China is integrated rapidly with the world economy by increasing its foreign investment linkage with other countries. In 2005 China was the 4th largest investor among emerging markets, up from 14th in 2004 with 72.4% of all economies in the world receiving Chinese FDI. China’s direct investment both inward and outward FDI provides important net long-term economic benefits for both home and host countries. In the past two decades, outward FDI from China increased by nearly 300%. According to the special report of TNCs and Canada-China FDI, the development of China’s outward FDI can be classified into two stages: (1)1982-2000, spontaneous stage, and (2) 2000-current, government-oriented stage. Starting from virtually no ODI in 1979, the initial outward FDI flows from China are few and mainly for establishing offices and agencies in other countries. In 1990s the FDI flows grew increasingly volatile. In 2005 China was the 4th largest investor among emerging markets, up from 14th in 2004 with 72.4% of all economies in the world receiving Chinese FDI. The annual growth rate was 19.7%, which was much higher than that of GDP. Based on the results of the work of the OECD investment committee, China’s ODI flow and stock stands as the 4th and 6th largest respectively among developing countries. The Chinese outward FDI has risen to 56.53 billion in 2009. The first section of the study encompasses an introduction of three collaborated sets of FDI determinants—economic conditions, the regulatory framework and investment promotion. Section two outlines the features of FDI outflows as the overall FDI scale, the target sectors, the geographic distribution and the concrete ways of outward FDI of China as exemplified by the affirmative data. Section three summarizes the findings and sketches some reflections about concrete actions to further the spread of FDI outflows in a properly arranged business-led agenda. Accurately describing the nature of China’s investments abroad is a challenge. A significant share of Chinese investments is directed through tax havens, making it difficult to discern the ultimate destination of those funds. Different countries also employ different definitions of foreign direct investment, creating comparability problems. In addition, statistics released by the Chinese Ministry of Commerce (MOFCOM) and the State Administration for Foreign Exchange (SAFE) reflect government-approved investment projects rather than actual money transfers. Projects that do not receive official approval therefore do not show up in Chinese statistics or in international ones, since most international statistical compilations, such as the World Investment Directory compiled by the United Nations Conference on Trade and Development (UNCTAD), rely on MOFCOM statistics. Year-to-year changes in FDI definitions or in reporting practices in some countries also make it difficult to look for trends even in Chinese FDI practices in a single country.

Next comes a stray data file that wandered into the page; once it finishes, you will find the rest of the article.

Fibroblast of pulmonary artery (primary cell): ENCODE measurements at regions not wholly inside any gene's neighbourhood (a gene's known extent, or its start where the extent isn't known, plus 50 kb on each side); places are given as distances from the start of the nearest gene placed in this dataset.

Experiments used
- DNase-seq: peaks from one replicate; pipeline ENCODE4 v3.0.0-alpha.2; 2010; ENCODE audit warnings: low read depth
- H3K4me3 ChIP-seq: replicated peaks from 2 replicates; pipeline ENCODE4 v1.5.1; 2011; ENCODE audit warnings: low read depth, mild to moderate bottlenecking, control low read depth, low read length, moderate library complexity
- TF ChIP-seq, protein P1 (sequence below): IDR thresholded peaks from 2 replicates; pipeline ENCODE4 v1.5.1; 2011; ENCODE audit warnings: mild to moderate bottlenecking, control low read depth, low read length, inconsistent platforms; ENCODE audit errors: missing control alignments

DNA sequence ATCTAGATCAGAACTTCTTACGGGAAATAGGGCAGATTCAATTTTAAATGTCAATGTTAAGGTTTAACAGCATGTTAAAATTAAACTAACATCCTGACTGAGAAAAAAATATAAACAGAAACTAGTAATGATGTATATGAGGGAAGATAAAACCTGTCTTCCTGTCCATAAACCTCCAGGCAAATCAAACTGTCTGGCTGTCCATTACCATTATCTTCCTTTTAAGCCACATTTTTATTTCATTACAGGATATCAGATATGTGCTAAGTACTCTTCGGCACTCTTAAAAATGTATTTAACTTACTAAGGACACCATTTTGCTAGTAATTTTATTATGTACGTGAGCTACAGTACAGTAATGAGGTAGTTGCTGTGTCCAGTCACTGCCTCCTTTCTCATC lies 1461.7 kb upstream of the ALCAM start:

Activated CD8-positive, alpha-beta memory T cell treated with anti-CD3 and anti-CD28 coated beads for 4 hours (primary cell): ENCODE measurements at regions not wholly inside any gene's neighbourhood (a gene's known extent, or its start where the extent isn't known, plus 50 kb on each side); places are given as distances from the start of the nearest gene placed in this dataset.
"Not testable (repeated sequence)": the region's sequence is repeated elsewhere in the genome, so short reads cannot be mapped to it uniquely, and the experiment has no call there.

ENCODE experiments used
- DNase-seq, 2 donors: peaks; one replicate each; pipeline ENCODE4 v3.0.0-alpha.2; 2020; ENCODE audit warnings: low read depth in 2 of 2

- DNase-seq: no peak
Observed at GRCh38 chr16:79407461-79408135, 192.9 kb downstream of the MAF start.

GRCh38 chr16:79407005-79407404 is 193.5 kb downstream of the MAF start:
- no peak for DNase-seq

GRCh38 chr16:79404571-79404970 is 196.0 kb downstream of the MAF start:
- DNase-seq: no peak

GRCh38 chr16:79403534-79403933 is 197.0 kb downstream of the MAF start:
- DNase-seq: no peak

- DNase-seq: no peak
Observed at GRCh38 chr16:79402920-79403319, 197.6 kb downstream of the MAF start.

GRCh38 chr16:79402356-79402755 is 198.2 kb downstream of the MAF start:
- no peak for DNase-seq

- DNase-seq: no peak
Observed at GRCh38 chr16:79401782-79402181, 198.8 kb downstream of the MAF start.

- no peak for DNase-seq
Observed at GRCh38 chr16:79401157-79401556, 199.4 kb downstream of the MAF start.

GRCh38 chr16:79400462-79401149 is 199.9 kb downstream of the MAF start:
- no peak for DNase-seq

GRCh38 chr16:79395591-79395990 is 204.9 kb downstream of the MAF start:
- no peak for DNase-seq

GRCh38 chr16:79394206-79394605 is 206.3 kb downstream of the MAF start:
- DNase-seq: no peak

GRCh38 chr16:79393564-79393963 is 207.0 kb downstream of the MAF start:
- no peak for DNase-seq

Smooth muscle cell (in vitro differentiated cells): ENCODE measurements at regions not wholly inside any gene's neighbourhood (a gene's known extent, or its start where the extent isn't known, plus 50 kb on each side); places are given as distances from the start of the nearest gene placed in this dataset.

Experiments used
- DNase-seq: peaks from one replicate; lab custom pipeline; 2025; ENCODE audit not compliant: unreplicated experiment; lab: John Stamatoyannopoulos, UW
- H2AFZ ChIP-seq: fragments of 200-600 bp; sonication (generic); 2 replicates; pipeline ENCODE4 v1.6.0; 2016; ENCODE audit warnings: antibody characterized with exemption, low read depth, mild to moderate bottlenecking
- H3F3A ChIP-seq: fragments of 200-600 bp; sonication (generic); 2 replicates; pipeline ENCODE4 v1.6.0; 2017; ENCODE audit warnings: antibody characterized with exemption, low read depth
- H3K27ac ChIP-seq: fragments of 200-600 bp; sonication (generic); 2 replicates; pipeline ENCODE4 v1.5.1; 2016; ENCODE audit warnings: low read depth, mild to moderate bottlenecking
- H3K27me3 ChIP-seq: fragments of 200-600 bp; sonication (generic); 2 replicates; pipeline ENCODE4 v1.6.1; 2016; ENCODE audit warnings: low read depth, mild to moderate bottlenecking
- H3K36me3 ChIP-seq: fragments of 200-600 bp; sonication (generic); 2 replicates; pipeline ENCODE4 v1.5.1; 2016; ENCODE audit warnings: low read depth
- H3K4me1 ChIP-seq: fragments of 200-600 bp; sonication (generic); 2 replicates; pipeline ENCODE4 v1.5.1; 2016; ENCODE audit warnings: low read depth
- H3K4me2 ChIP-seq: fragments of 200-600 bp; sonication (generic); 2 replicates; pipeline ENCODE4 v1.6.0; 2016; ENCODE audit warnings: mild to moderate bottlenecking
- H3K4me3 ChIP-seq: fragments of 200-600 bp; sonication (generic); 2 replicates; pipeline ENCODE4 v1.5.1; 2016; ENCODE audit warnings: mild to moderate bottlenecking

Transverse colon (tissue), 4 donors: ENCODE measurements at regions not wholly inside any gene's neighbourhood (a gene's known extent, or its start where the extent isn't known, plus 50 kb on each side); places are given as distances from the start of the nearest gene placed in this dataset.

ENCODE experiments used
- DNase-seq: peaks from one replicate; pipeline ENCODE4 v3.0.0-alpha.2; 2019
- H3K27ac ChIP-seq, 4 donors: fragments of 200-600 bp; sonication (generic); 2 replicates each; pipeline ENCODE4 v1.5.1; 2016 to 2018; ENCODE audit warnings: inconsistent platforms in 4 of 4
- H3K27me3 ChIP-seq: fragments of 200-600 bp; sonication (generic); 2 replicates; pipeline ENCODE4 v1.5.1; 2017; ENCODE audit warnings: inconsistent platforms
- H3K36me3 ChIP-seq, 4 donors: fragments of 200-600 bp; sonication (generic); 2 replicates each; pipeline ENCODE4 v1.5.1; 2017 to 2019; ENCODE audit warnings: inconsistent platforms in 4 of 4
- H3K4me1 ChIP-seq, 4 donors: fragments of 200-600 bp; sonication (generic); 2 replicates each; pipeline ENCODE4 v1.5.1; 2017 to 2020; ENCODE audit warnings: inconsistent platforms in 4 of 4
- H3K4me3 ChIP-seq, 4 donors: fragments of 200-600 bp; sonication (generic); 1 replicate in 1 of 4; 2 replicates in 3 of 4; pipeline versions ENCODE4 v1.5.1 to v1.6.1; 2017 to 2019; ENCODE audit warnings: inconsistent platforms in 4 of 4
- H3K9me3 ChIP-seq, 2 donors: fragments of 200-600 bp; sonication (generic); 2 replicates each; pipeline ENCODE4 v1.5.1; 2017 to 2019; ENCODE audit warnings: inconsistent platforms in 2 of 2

1.2 Research Problem
Identifying the various factors influencing the outward FDI flows of China. 1.3 Research Question
With the core intention of understanding factors influencing the outward FDI flows of China and analyzing the reasons behind this, the paper comes up with the following key research questions: 1) What is the current scale of outward FDI flow of China? 2) What are the target sectors of outward FDI flow of China? 3) What are the key factors dictating the outward FDI flows of China? 4) What is the role of the State in China’s Outward FDI? Which policies, if adapted, will instill a more efficient and effective outward FDI of China? 1.4 Research Objective
1.4.1 Broad Objective
To understand the current scenario of the outward FDI flows of China in order to uncover possible factors influencing this. 1.4.2 Specific Objectives
1) To analyze the current scenario of outward FDI flow of China 2) To analyze the key factors dictating this...